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„The whole country is full of enterprise. Our common schools are diffusing intelligence among the people and our industry is fast accumulating the comforts and luxuries of life.“

— Millard Fillmore
Context: The whole country is full of enterprise. Our common schools are diffusing intelligence among the people and our industry is fast accumulating the comforts and luxuries of life. This is in part owing to our peculiar position, to our fertile soil and comparatively sparse population; but much of it is also owing to the popular institutions under which we live, to the freedom which every man feels to engage in any useful pursuit according to his taste or inclination, and to the entire confidence that his person and property will be protected by the laws. But whatever may be the cause of this unparalleled growth in population, intelligence, and wealth, one thing is clear — that the Government must keep pace with the progress of the people. It must participate in their spirit of enterprise, and while it exacts obedience to the laws and restrains all unauthorized invasions of the rights of neighboring states, it should foster and protect home industry and lend its powerful strength to the improvement of such means of intercommunication as are necessary to promote our internal commerce and strengthen the ties which bind us together as a people. It is not strange, however much it may be regretted, that such an exuberance of enterprise should cause some individuals to mistake change for progress and the invasion of the rights of others for national prowess and glory. The former are constantly agitating for some change in the organic law, or urging new and untried theories of human rights. The latter are ever ready to engage in any wild crusade against a neighboring people, regardless of the justice of the enterprise and without looking at the fatal consequences to ourselves and to the cause of popular government. Such expeditions, however, are often stimulated by mercenary individuals, who expect to share the plunder or profit of the enterprise without exposing themselves to danger, and are led on by some irresponsible foreigner, who abuses the hospitality of our own Government by seducing the young and ignorant to join in his scheme of personal ambition or revenge under the false and delusive pretense of extending the area of freedom. These reprehensible aggressions but retard the true progress of our nation and tarnish its fair fame. They should therefore receive the indignant frowns of every good citizen who sincerely loves his country and takes a pride in its prosperity and honor.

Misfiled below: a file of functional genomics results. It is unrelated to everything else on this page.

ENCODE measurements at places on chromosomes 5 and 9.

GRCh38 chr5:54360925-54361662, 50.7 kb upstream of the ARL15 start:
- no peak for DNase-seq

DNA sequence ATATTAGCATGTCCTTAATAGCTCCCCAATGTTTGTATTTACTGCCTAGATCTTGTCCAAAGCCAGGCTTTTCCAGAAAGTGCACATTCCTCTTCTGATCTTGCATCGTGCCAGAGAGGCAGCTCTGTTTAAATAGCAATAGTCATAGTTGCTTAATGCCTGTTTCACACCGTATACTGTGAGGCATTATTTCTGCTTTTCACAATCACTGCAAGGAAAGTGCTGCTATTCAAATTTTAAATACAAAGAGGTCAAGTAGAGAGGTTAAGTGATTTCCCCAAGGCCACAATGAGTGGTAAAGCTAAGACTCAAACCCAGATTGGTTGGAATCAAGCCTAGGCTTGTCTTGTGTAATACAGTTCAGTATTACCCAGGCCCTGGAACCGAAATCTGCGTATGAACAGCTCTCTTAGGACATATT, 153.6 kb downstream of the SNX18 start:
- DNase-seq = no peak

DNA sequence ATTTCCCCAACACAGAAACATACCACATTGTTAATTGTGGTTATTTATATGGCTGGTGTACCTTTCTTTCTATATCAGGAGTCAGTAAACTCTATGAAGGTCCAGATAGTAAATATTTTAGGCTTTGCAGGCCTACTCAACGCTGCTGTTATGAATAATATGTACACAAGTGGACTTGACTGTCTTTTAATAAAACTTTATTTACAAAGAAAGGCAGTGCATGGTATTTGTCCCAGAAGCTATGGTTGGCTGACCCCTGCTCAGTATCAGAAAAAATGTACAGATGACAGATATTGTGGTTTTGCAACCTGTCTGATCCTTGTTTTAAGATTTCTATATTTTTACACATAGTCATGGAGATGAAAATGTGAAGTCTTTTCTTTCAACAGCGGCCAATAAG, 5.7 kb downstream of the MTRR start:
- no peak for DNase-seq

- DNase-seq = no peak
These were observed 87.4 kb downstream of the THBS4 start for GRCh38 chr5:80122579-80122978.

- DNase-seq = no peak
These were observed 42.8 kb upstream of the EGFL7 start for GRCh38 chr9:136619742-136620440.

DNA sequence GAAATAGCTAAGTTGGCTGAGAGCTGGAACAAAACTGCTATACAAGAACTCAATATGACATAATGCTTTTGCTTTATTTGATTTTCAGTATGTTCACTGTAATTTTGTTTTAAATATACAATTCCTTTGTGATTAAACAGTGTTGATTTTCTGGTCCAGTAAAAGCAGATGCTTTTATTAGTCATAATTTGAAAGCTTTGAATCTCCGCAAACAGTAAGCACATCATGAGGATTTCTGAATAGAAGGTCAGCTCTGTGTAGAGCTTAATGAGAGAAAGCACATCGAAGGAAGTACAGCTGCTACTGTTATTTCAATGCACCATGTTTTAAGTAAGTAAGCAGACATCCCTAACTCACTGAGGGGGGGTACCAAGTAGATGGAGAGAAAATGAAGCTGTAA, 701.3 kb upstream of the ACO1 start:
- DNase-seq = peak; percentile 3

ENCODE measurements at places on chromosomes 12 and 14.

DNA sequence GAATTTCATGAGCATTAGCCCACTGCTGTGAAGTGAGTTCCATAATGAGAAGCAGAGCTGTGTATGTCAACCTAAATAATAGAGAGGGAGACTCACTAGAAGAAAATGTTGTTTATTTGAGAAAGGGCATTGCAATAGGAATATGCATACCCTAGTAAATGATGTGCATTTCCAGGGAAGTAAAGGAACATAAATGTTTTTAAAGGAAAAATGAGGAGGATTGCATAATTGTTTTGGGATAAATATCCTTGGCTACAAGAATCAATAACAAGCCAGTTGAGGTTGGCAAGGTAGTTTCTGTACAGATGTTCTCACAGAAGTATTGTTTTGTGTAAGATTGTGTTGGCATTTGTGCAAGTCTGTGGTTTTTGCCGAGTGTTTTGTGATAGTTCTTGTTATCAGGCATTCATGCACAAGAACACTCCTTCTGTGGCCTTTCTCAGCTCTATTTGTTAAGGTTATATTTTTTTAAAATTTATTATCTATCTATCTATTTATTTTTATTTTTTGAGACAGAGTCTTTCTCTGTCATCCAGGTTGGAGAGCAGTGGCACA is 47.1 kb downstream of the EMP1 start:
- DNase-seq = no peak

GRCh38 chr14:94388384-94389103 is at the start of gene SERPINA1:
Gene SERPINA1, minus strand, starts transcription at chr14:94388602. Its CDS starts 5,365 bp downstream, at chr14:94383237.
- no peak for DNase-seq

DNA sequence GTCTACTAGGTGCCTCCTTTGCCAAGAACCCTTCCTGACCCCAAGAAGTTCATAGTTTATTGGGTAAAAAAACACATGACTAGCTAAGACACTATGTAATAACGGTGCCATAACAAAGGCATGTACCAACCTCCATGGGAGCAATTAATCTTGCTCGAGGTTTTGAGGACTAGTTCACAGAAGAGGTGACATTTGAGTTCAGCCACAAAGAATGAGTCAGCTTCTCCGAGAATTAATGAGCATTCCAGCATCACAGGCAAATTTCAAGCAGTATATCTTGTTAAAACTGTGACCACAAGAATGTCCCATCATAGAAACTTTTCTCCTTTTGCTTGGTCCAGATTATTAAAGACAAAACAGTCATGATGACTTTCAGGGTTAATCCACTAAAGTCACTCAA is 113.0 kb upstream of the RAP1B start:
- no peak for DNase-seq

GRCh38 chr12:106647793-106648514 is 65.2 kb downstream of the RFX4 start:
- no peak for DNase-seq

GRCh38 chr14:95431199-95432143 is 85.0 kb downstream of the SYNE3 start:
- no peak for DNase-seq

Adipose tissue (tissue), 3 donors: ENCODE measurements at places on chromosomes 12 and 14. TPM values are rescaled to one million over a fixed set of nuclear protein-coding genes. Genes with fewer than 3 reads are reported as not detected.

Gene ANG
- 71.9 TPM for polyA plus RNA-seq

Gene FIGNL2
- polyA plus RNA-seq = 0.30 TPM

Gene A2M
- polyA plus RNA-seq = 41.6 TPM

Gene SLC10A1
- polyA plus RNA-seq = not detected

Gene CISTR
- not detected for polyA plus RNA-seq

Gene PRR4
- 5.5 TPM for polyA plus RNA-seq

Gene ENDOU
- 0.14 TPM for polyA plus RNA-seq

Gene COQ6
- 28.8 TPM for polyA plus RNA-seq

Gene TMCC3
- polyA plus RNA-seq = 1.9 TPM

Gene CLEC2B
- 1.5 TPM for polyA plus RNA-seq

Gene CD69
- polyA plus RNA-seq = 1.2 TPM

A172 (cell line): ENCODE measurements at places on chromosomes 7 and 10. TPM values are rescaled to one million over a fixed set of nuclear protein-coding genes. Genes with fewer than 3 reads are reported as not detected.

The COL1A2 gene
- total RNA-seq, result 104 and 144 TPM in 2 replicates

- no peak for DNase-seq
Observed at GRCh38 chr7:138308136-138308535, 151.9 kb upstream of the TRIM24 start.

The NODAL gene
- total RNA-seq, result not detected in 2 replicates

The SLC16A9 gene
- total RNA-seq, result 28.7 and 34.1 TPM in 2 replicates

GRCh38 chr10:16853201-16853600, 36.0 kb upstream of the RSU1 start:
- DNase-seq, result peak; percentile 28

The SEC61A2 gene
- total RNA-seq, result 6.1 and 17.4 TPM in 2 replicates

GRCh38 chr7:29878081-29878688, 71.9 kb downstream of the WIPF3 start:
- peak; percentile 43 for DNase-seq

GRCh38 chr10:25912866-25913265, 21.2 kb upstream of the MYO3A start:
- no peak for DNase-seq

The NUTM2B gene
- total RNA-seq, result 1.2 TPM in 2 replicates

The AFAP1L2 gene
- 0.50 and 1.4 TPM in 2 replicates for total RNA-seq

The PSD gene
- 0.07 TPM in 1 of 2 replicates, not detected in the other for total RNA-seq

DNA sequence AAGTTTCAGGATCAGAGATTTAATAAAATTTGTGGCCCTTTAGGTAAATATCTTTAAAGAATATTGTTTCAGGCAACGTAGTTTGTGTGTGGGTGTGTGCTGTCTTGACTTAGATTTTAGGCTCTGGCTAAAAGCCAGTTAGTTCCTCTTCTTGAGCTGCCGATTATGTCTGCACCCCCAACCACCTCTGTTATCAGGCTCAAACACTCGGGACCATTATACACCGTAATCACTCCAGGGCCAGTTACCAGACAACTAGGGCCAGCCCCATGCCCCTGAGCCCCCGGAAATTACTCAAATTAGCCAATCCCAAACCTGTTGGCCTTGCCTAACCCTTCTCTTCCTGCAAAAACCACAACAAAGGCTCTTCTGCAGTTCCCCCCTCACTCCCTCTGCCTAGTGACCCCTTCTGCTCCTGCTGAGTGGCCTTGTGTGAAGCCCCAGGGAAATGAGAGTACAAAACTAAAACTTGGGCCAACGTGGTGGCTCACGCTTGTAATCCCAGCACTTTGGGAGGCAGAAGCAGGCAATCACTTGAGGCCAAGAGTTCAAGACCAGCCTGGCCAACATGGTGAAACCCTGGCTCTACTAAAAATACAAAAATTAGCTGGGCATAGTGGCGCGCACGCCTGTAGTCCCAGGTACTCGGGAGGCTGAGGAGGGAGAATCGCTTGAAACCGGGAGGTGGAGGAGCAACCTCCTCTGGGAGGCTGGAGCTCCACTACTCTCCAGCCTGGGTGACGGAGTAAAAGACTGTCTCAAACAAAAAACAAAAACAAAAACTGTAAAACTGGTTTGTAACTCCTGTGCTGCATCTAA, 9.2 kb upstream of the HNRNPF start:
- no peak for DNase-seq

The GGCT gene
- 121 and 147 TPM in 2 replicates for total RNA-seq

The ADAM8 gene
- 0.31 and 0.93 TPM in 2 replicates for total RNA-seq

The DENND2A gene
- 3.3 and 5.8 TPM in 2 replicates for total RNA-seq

„It is not strange, however much it may be regretted, that such an exuberance of enterprise should cause some individuals to mistake change for progress and the invasion of the rights of others for national prowess and glory.“

— Millard Fillmore